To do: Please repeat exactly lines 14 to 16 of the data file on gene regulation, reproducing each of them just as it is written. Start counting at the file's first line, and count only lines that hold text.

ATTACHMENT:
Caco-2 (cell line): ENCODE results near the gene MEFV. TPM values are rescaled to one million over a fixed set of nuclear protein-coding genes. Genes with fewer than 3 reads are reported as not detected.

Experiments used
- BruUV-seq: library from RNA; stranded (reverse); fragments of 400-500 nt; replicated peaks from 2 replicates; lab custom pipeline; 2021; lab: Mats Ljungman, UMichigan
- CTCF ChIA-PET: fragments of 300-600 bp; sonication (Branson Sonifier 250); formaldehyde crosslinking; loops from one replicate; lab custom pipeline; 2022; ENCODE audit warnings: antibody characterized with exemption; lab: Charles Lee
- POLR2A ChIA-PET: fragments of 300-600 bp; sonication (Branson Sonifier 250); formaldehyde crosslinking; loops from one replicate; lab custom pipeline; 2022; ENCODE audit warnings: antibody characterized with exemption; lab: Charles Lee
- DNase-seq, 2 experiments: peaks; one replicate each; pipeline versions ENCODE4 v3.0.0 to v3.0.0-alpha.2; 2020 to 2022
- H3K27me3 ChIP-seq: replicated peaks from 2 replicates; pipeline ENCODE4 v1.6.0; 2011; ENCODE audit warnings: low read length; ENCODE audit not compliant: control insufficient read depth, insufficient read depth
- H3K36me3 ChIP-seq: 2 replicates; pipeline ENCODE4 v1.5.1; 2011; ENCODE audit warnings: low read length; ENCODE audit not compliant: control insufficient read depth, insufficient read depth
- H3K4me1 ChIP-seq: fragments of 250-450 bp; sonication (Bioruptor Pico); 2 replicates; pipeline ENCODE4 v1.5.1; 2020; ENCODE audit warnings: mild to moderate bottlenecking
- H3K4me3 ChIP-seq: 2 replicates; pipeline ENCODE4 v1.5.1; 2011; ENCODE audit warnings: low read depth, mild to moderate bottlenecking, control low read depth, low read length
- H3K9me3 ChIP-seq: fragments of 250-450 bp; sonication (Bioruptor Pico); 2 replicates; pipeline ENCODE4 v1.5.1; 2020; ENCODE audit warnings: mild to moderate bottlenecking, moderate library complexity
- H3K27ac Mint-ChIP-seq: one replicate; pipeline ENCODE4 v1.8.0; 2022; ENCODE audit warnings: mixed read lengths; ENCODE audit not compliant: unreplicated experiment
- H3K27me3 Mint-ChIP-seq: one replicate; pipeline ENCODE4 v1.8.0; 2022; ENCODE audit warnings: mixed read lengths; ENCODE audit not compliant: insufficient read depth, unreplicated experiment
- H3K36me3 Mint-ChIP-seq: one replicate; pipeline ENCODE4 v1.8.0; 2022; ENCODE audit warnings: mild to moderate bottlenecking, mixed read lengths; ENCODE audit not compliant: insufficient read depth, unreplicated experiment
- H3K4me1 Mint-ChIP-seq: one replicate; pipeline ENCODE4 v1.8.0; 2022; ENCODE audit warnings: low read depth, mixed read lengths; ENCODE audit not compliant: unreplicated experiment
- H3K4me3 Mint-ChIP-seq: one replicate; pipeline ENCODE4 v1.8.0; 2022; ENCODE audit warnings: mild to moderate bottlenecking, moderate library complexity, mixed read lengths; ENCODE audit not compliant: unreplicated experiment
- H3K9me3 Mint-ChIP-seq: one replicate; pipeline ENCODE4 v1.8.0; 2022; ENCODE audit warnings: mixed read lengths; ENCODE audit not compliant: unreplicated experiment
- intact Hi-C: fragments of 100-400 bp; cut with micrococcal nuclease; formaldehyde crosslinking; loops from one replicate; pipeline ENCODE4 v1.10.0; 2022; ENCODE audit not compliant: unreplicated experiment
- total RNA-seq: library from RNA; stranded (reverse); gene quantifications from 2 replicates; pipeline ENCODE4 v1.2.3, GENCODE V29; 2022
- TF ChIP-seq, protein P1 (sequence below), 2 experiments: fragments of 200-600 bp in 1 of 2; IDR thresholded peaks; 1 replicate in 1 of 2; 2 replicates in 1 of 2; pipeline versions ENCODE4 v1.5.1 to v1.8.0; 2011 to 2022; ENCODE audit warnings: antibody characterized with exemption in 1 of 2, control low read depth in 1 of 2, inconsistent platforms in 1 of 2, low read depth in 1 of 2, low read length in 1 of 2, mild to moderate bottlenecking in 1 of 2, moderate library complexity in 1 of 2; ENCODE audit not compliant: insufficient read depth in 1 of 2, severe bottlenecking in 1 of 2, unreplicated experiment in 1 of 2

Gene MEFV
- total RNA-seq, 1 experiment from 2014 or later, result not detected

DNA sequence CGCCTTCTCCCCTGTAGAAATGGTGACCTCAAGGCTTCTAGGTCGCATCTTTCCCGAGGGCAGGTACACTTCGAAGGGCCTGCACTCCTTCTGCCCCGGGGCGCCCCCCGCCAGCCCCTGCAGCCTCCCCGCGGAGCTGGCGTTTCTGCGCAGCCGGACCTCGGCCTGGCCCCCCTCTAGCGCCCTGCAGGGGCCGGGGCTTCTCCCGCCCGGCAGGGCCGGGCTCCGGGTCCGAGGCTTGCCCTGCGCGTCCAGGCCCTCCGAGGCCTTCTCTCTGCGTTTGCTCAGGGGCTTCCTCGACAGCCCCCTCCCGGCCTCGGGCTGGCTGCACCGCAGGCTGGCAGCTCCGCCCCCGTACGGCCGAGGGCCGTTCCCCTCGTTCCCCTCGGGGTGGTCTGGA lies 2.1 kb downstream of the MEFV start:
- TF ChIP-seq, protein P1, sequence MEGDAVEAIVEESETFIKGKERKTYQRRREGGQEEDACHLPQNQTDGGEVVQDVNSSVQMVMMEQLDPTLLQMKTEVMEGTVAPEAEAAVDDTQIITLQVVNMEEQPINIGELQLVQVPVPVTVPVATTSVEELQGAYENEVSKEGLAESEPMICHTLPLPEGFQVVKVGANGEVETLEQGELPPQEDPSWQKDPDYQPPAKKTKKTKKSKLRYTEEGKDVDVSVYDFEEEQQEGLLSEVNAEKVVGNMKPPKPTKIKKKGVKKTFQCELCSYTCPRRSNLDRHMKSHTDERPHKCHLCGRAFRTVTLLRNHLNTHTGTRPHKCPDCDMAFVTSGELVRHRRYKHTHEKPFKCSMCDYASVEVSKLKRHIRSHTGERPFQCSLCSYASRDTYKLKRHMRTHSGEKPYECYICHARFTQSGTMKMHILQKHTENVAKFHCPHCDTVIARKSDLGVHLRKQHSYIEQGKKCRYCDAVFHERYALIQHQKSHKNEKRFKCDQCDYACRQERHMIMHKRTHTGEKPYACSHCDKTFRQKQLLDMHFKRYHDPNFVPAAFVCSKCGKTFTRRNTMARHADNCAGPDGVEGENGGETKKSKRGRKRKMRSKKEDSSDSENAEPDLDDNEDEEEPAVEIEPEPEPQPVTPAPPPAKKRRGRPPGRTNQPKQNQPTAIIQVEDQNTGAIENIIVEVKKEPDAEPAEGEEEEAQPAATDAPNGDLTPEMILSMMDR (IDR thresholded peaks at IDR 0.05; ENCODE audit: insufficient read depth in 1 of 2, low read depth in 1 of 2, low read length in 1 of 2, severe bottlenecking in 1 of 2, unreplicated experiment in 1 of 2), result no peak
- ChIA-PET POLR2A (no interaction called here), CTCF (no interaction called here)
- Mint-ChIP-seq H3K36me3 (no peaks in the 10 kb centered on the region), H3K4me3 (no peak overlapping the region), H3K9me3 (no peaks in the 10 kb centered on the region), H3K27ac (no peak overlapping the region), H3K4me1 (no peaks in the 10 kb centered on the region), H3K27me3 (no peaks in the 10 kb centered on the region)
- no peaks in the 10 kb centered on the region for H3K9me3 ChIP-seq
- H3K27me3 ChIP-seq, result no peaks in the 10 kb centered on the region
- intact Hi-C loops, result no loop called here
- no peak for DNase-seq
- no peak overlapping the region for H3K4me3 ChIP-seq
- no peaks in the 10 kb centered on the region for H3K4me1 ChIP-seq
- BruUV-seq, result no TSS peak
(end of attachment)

- H3K36me3 Mint-ChIP-seq: one replicate; pipeline ENCODE4 v1.8.0; 2022; ENCODE audit warnings: mild to moderate bottlenecking, mixed read lengths; ENCODE audit not compliant: insufficient read depth, unreplicated experiment
- H3K4me1 Mint-ChIP-seq: one replicate; pipeline ENCODE4 v1.8.0; 2022; ENCODE audit warnings: low read depth, mixed read lengths; ENCODE audit not compliant: unreplicated experiment
- H3K4me3 Mint-ChIP-seq: one replicate; pipeline ENCODE4 v1.8.0; 2022; ENCODE audit warnings: mild to moderate bottlenecking, moderate library complexity, mixed read lengths; ENCODE audit not compliant: unreplicated experiment